I’m going to share the first two things I wrote on Facebook when the “Me too.” campaign filled my newsfeed. Here is the first:
There’s a very big difference between sexual harassment and sexual assault. That this “me too” business is lumping them together is unfortunate and quite disrespectful to men and women who’ve suffered real sexual assault.
After some discussion in the few places I posted that, I wrote “‘Me Too’ is a Branch Issue, and a Distraction“. I stand by that article. Me Too and related topics are branch issues. The root issue is childhood trauma and compulsory environments like school. Here is the second:
“Me too” doesn’t tell me anything. If you really want to make a difference, why don’t you tell me how the experience made you stronger, gave you power that you didn’t have before? That’s what I want to hear, not only for myself, but more importantly, for my daughters.
I tagged some friends who had joined the “Me too.” campaign, and they understood what I was asking and gave me some good stories.
Somebody, I don’t know who, shared that in some group, I don’t know where, which invited all sorts of strangers to my wall to give me their “what fors”. Total strangers who don’t know me from Adam decided to misread what I wrote and then tell me off. Here are a few examples (some friends, some strangers), but all can be found at the link above.
“Oh, I’m sorry. Are people not expressing their experiences with sexual abuse to your liking? In a way that would help you? Poor Skyler.”
“Wow. I have zero nice to say to this. Women don’t owe you their takeaway from trauma. And the fact that you are more challenging those trying to explain to and discuss with you instead of LISTENING speaks volumes. I feel like if YOU really want to make a difference, tell your daughters they owe no man- not even their father- their explanation, experience, or takeaway from any traumatic experience they suffer at the hands of men. Check yourself. You owe it to your daughters.”
“You ask us to share our rape stories. You ask us to confirm your deluded belief that sexual assault somehow and some way gives us power. Why do you have a right to our stories?”
“A lot of us are gentle parents and would still not victim blame and tell women they don’t matter in this only they do.”
“You were clearly stating that women owe you an explanation no one owes you jack shit. Think before you speak buddy.”
“The language you use puts the ownership of rape on the victim. I have no control over being assaulted or harassed again. I can try to do things to protect myself, but I have no control over someone else’s actions.”
“I find it gross that he tagged women on his post to explain their rape.”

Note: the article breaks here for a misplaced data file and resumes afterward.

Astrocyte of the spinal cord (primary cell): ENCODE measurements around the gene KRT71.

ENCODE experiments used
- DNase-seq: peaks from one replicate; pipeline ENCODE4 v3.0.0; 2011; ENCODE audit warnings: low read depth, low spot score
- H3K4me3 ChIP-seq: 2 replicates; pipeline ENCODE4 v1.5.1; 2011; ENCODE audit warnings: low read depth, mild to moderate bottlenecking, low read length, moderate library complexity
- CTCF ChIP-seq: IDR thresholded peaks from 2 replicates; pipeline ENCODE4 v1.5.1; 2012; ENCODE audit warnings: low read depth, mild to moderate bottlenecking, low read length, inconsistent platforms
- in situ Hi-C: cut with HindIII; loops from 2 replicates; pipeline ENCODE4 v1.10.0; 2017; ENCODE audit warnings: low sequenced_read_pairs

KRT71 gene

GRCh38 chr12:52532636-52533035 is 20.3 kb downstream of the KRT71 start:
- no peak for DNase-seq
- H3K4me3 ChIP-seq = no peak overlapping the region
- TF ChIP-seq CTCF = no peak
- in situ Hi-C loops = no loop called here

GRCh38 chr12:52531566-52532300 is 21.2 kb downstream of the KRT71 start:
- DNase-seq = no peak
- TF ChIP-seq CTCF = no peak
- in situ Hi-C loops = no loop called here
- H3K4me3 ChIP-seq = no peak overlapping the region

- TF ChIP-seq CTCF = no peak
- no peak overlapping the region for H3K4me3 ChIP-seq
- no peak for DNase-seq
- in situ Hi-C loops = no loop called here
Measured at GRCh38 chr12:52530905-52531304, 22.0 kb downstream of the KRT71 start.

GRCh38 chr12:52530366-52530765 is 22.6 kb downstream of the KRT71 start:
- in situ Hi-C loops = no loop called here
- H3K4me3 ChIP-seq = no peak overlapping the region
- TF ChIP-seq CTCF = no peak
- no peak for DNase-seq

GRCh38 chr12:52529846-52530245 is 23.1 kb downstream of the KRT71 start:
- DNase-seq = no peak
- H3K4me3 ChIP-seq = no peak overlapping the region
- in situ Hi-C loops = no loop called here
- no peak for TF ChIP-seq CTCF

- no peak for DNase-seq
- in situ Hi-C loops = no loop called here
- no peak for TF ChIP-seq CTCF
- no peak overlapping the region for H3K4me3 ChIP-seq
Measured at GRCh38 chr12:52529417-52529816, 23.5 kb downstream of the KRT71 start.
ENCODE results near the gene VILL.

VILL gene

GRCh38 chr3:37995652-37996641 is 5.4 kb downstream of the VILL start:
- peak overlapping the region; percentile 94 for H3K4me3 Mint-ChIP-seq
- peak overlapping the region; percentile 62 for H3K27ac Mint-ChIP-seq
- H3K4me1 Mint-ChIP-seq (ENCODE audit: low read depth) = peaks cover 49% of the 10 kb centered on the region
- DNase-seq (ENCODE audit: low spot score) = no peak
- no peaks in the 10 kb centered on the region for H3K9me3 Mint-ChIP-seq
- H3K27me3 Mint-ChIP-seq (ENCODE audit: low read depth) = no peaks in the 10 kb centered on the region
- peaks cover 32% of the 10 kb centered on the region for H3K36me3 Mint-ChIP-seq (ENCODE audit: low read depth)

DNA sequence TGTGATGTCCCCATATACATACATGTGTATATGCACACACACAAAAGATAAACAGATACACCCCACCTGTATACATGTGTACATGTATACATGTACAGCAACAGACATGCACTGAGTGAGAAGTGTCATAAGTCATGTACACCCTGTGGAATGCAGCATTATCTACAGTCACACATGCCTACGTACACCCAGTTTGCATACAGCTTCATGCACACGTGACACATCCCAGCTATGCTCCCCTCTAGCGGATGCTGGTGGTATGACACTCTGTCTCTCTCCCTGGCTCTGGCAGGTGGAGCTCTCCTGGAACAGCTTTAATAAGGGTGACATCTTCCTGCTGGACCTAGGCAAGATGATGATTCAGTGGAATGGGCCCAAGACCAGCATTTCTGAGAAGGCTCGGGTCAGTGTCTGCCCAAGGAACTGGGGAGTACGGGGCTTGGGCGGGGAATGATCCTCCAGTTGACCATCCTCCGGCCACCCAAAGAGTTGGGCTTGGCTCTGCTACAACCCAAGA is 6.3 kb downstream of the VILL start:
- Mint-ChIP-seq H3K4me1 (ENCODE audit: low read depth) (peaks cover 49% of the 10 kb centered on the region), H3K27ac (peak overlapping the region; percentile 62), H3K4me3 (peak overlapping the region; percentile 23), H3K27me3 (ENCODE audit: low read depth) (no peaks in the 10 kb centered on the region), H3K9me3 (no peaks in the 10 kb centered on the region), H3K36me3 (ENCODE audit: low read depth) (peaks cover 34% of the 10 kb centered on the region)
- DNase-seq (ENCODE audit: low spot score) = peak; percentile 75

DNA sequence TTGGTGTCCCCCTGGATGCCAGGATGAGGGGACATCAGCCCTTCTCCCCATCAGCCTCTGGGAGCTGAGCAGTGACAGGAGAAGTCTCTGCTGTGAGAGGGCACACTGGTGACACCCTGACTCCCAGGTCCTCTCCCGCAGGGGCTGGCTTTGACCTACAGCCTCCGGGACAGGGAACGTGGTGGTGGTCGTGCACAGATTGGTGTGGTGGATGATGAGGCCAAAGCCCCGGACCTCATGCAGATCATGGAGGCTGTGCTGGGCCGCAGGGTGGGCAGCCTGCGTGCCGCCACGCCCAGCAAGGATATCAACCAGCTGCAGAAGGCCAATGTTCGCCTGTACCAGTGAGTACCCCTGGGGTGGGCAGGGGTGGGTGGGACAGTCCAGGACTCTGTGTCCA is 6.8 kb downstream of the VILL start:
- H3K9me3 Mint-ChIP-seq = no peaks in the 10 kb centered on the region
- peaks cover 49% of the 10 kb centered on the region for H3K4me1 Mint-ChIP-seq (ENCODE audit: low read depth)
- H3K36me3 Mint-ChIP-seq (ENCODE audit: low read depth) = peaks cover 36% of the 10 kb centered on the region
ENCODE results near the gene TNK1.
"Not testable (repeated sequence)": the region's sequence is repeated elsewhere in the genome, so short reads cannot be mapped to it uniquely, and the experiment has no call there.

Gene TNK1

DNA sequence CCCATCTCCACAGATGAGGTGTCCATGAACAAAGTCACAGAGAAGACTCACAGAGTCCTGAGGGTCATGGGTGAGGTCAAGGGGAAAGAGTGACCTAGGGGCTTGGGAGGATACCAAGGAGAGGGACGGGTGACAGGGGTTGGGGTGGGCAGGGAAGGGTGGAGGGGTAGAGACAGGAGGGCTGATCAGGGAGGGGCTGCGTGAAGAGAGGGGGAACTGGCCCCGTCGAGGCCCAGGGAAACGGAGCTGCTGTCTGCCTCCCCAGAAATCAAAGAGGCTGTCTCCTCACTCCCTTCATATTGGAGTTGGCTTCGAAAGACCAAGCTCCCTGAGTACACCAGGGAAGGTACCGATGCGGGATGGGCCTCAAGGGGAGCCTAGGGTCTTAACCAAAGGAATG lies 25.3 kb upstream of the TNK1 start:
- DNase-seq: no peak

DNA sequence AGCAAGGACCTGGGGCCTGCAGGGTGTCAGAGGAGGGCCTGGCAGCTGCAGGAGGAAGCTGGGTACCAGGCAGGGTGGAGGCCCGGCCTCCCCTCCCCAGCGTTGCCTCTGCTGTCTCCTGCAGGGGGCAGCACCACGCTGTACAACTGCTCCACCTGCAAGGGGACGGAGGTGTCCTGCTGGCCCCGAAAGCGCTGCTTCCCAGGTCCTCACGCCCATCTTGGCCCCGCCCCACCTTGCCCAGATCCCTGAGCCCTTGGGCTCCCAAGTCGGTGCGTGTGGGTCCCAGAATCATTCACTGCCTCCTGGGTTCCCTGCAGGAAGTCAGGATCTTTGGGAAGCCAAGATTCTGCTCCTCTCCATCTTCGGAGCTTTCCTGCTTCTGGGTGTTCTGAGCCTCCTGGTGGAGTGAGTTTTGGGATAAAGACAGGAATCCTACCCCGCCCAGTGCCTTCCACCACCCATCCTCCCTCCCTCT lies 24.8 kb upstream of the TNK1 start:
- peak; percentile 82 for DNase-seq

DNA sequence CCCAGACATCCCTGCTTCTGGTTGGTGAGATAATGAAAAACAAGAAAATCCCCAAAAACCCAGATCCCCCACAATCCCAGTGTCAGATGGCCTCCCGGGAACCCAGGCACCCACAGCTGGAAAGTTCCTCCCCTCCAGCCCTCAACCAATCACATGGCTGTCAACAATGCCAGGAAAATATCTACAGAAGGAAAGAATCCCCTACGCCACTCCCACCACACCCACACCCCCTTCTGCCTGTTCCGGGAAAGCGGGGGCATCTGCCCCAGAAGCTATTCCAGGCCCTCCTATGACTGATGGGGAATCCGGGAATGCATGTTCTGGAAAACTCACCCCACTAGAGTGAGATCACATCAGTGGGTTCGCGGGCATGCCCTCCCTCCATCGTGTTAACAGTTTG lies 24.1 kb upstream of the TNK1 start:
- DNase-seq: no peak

The items in bold express where they obviously misread what I wrote. But I take full responsibility for not writing it better, in order to prevent misreadings in this way. It’s unfortunate, and because it caused so much drama, I recording a fantastic podcast episode with my friend Jessica, Episode 086.
What they read into what I wrote was that I think that women don’t matter, and every woman owes me their entire rape or harassment story. Give me a freaking break. I agree, all of those ideas are completely stupid. Nobody owes me anything of the sort, and the only people that don’t matter to me are those who insist on bastardizing my words and proceeding to attack me for them. They’re pricks, and can go fuck themselves.
What any intelligent person would have done before expressing their misguided outrage was seek clarification. Some took that route. My hats off to them. They are great examples of intellectual honesty and diplomatic discourse.
The idea that asking about ways a crime may have been prevented is not “blaming the victim.” To consider it such is to ignore how wisdom develops and spreads. I for one am rarely interested in blame. But I am very interested in learning. And on this topic, as I have a wife and two young daughters, and a son, it is absolutely imperative that I learn the salient lessons from both sides of the issue (preventing the creation of predators and protecting yourself from crime).
It would be absolutely foolish of me, and is foolish of these people, not to tease out these important lessons, apply them to their lives, and then teach others within their influence.
As a man dedicated to stopping the widespread abuse of children, I am very much an ally in this particular fight. I don’t deserve to be attacked like this. These people don’t know me and the work that I do. They don’t know the trauma I’ve suffered and its long-term effects, effects that I deal with every day of my life.
They were wrong to do what they did, but they are not alone in carrying responsibility. I recognize the role I played, and will be more careful in the future.
I live, I learn.